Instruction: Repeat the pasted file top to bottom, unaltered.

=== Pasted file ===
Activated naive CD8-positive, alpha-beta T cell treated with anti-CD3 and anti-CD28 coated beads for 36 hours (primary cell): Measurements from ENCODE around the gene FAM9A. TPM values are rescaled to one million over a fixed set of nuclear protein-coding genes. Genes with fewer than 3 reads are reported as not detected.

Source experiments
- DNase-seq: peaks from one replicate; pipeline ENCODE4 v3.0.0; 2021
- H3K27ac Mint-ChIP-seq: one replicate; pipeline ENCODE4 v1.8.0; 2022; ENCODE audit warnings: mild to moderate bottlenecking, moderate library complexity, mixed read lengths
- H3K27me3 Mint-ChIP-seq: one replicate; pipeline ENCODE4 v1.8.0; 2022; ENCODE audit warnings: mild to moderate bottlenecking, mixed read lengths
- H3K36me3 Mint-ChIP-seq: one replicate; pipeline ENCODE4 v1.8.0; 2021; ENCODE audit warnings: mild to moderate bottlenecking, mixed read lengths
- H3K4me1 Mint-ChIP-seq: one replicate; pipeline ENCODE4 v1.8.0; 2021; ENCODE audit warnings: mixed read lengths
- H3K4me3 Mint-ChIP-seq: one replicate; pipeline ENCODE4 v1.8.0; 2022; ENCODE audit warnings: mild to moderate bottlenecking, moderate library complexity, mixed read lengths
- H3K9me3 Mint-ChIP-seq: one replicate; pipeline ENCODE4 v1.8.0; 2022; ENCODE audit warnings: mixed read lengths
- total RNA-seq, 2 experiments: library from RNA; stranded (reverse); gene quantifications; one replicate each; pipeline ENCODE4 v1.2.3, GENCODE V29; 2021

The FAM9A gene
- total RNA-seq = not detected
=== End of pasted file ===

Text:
Activated naive CD8-positive, alpha-beta T cell treated with anti-CD3 and anti-CD28 coated beads for 36 hours (primary cell): Measurements from ENCODE around the gene FAM9A. TPM values are rescaled to one million over a fixed set of nuclear protein-coding genes. Genes with fewer than 3 reads are reported as not detected.

Source experiments
- DNase-seq: peaks from one replicate; pipeline ENCODE4 v3.0.0; 2021
- H3K27ac Mint-ChIP-seq: one replicate; pipeline ENCODE4 v1.8.0; 2022; ENCODE audit warnings: mild to moderate bottlenecking, moderate library complexity, mixed read lengths
- H3K27me3 Mint-ChIP-seq: one replicate; pipeline ENCODE4 v1.8.0; 2022; ENCODE audit warnings: mild to moderate bottlenecking, mixed read lengths
- H3K36me3 Mint-ChIP-seq: one replicate; pipeline ENCODE4 v1.8.0; 2021; ENCODE audit warnings: mild to moderate bottlenecking, mixed read lengths
- H3K4me1 Mint-ChIP-seq: one replicate; pipeline ENCODE4 v1.8.0; 2021; ENCODE audit warnings: mixed read lengths
- H3K4me3 Mint-ChIP-seq: one replicate; pipeline ENCODE4 v1.8.0; 2022; ENCODE audit warnings: mild to moderate bottlenecking, moderate library complexity, mixed read lengths
- H3K9me3 Mint-ChIP-seq: one replicate; pipeline ENCODE4 v1.8.0; 2022; ENCODE audit warnings: mixed read lengths
- total RNA-seq, 2 experiments: library from RNA; stranded (reverse); gene quantifications; one replicate each; pipeline ENCODE4 v1.2.3, GENCODE V29; 2021

The FAM9A gene
- total RNA-seq = not detected